Art Attack

Pop Goes the Warhol

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Controversy arose when a German museum sold the two works by Andy Warhol to the United States.
  • Why it matters

    Why it matters

    What happens if a casino owned by the finance ministry sells works of art – can the proceeds go to state public art institutions?

  • Facts

    Facts

    • Andy Warhol, the father of pop art, created works which reproduced iconic popular culture motifs in the United States.
    • The German constitution includes a requirement to protect and maintain art works which are owned by the state.
    • North Rhine-Westphalia, a state in Germany, fears that it will not get any proceeds from the sale of two works by Andy Warhol, art fans have voiced concerns.
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  • Audio

    Audio

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The way a casino is decorated is not always what gets people most excited.

But now one casino’s interior design choices have Germany’s art scene up in arms.

Ever since it became known that Westdeutsche Spielbanken casino planned to ask Christie’s to auction two valuable works by Andy Warhol, the father of pop art, art fans and institutions have been outraged.

Now, 26 directors of museums and galleries in the state of North Rhine-Westphalia have written a three-page letter to the state’s premier and ministers.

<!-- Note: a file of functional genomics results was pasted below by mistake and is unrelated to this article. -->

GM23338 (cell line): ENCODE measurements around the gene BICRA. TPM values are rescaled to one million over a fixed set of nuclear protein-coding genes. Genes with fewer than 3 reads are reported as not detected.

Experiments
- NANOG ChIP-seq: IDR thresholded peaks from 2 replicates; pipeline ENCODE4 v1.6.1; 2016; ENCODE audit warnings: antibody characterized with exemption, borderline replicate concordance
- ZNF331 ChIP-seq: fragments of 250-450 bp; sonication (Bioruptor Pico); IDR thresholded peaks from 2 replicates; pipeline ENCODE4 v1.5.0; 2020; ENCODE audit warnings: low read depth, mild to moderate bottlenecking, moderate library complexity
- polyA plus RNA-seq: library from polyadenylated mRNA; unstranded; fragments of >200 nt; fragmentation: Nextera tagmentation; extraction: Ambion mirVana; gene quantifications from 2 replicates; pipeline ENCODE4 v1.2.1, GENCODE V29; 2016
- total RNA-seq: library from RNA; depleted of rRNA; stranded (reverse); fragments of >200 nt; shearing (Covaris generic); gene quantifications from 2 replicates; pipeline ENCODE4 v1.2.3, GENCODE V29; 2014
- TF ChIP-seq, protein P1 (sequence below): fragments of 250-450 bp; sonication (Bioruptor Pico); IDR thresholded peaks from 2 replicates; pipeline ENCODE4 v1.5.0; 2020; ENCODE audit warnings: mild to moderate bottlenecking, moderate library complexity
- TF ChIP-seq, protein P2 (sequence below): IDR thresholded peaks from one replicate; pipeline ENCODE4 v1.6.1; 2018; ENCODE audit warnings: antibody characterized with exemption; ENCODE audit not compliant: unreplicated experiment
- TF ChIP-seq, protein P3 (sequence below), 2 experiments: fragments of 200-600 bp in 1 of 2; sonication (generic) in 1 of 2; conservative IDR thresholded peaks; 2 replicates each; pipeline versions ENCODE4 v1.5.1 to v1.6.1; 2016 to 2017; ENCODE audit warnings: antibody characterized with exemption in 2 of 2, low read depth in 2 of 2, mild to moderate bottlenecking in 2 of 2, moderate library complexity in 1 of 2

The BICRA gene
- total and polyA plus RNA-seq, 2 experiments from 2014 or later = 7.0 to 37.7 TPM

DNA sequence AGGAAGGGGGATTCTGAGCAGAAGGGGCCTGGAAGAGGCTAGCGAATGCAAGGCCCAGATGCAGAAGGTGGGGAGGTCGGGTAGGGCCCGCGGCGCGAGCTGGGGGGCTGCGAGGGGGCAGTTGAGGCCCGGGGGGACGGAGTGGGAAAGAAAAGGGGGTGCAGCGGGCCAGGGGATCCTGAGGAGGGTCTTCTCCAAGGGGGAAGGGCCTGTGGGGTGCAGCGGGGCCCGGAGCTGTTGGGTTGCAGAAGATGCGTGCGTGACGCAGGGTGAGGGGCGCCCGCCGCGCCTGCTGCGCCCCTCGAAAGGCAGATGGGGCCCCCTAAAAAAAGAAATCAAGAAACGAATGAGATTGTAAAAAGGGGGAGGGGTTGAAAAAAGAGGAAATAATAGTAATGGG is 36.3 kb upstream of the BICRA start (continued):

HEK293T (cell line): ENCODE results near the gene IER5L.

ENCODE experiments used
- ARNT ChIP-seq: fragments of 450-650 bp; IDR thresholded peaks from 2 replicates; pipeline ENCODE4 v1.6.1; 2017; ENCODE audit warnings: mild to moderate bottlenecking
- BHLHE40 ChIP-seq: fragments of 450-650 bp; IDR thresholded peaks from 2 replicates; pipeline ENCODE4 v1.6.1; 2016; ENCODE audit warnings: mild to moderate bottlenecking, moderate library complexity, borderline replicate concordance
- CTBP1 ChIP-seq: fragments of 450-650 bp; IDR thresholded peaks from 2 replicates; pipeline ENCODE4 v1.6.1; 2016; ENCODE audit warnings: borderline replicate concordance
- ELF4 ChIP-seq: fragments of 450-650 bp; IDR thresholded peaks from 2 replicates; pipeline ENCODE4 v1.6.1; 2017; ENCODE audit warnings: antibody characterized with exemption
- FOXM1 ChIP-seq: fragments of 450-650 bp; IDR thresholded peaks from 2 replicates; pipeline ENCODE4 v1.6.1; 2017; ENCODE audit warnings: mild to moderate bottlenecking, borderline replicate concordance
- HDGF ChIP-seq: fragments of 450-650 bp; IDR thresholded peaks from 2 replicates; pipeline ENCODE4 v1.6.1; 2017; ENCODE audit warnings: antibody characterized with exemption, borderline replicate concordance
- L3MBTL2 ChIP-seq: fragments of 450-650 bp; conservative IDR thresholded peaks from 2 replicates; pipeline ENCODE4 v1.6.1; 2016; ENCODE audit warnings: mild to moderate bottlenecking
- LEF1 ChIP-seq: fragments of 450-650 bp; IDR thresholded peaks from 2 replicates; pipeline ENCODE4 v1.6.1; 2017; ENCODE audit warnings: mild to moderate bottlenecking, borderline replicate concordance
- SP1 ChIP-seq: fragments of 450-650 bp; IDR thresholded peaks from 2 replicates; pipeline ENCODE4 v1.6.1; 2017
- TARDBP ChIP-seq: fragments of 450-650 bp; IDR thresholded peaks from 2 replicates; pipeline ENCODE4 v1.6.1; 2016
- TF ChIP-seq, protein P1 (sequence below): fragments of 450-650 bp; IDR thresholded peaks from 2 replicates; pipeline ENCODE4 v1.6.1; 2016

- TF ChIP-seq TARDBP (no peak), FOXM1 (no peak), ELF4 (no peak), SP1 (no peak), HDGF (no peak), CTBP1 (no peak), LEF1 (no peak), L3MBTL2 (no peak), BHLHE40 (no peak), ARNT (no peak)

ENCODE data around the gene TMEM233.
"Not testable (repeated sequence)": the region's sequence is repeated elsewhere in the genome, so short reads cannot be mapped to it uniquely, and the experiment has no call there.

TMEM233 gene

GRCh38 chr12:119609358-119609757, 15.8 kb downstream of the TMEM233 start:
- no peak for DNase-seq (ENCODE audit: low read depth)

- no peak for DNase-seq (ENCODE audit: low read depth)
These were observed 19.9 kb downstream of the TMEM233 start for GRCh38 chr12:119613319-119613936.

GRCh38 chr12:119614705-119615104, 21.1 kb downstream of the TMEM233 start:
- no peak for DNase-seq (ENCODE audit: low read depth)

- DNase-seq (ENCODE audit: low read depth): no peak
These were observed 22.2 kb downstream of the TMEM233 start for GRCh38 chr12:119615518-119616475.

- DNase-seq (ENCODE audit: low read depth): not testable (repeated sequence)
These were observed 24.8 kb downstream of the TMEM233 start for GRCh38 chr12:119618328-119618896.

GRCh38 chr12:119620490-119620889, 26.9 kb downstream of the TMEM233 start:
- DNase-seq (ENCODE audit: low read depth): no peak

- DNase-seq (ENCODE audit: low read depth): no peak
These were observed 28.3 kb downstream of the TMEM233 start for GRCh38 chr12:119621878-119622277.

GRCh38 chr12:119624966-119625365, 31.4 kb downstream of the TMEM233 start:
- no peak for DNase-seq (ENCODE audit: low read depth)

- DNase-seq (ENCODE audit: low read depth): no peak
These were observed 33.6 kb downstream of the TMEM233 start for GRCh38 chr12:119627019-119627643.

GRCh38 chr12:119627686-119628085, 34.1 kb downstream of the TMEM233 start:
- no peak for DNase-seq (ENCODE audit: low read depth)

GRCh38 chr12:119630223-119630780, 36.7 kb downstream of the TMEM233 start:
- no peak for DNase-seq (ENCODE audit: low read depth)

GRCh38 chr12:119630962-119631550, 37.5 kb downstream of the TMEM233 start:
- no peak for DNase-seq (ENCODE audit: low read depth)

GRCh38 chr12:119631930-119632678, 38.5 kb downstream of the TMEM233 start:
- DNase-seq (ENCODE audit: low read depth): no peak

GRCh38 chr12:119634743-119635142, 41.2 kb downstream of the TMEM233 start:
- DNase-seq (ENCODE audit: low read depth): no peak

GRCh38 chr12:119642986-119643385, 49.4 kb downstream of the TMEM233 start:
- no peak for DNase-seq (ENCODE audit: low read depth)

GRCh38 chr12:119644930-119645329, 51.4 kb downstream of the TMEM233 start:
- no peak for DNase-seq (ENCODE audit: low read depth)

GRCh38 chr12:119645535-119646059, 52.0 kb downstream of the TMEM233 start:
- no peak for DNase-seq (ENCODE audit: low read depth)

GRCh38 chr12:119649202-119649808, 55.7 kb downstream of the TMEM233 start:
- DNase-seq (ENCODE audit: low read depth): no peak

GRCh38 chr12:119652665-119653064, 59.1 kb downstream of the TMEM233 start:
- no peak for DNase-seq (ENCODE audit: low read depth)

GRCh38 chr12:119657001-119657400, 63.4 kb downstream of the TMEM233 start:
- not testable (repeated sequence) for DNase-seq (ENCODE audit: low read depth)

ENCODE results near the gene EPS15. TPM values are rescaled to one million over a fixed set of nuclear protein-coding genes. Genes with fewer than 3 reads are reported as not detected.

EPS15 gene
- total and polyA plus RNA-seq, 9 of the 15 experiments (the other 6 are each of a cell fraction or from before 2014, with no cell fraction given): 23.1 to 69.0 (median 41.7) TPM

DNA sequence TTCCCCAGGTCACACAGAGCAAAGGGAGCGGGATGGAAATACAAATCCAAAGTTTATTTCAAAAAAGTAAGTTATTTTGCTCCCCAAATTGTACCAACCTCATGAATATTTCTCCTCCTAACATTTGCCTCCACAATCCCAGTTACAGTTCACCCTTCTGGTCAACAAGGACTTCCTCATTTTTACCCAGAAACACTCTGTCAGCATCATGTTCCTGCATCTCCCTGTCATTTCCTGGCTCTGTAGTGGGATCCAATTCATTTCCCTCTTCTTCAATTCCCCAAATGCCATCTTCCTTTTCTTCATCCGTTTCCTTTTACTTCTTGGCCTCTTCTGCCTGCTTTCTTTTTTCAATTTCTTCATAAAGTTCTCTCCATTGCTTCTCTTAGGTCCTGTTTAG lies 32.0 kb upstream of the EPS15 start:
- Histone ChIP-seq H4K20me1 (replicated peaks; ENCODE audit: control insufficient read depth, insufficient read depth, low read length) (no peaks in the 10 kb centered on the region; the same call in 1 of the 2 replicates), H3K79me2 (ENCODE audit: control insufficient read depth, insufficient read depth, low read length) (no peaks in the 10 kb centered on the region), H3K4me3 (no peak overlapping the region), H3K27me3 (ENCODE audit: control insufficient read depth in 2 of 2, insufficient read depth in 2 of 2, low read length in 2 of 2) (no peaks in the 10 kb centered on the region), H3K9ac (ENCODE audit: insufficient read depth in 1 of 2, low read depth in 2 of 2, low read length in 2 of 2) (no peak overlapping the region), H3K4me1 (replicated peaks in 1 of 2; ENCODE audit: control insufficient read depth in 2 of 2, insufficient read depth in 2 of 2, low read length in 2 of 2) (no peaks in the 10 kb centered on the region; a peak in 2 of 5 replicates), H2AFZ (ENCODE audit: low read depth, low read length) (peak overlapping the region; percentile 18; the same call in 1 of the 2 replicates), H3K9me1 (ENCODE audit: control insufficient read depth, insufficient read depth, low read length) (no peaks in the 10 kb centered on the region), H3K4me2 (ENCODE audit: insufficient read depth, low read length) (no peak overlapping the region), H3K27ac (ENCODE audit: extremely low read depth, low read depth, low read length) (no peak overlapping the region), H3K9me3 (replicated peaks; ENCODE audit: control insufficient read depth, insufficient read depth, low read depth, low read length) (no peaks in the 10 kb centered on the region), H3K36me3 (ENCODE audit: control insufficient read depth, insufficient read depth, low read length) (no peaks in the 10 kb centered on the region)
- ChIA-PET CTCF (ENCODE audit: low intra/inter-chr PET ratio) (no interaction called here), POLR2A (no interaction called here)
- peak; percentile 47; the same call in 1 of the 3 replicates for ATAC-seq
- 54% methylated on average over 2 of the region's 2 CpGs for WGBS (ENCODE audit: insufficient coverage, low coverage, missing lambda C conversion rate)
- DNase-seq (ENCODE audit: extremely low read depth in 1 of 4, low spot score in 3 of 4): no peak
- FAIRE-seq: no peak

The letter explains why the two works, “Triple Elvis” and “Four Marlons,” should not be sold.

The casino originally bought the silk screens, showing Elvis Presley and Marlon Brando, in 1977 and 1978 for decoration.

The real question is whether the income from the sale should go to the casino or to the state government.

The works had previously belonged to Peter and Irine Ludwig, art collectors from the region. The planned sale contravenes UNESCO and ICOM (International Council of Museums) conventions which seek to protect public ownership of art, the museum directors argued in the letter seen by Handelsblatt. Prominent figures in Germany’s art world argue that the planned sale is merely for financial aims rather than public good.

Christie’s estimated that together, the two artworks are worth up to $130 million. They are due to be moved from Aachen, a town on the German border with Belgium, to New York. The letter’s authors noted that this way, no sales tax will be paid on the pieces.

The real question is whether the income from the sale should go to the casino or to the state government.

“This is a burning political question with enormous implications,” the letter noted.

The money question gains additional weight because of the financial problems of the state of North Rhine-Westphalia, which has been blighted by de-industrialization in recent years.

The curators and gallerists asked whether the recent UNESCO resolutions do not apply in this case. They also argued that the planned sale, currently slated for November 12, will damage the image of the state. “After losing our coal and steel, are we to lose culture too?” they wrote, referring to the decline of industry in the region.

They fear they are powerless to prevent the sale of the works in New York. They hope that the money from the sale can be spent in the state’s public art institutions. They reason that because the casino is indirectly 100 percent owned by the state’s finance ministry, which is also subject to Germany’s constitution. The constitution includes a requirement to protect and maintain art works which are owned by the state.

 

Susanne Schreiber writes about art for Handelsblatt. To reach the author: schreiber@handelsblatt.com.

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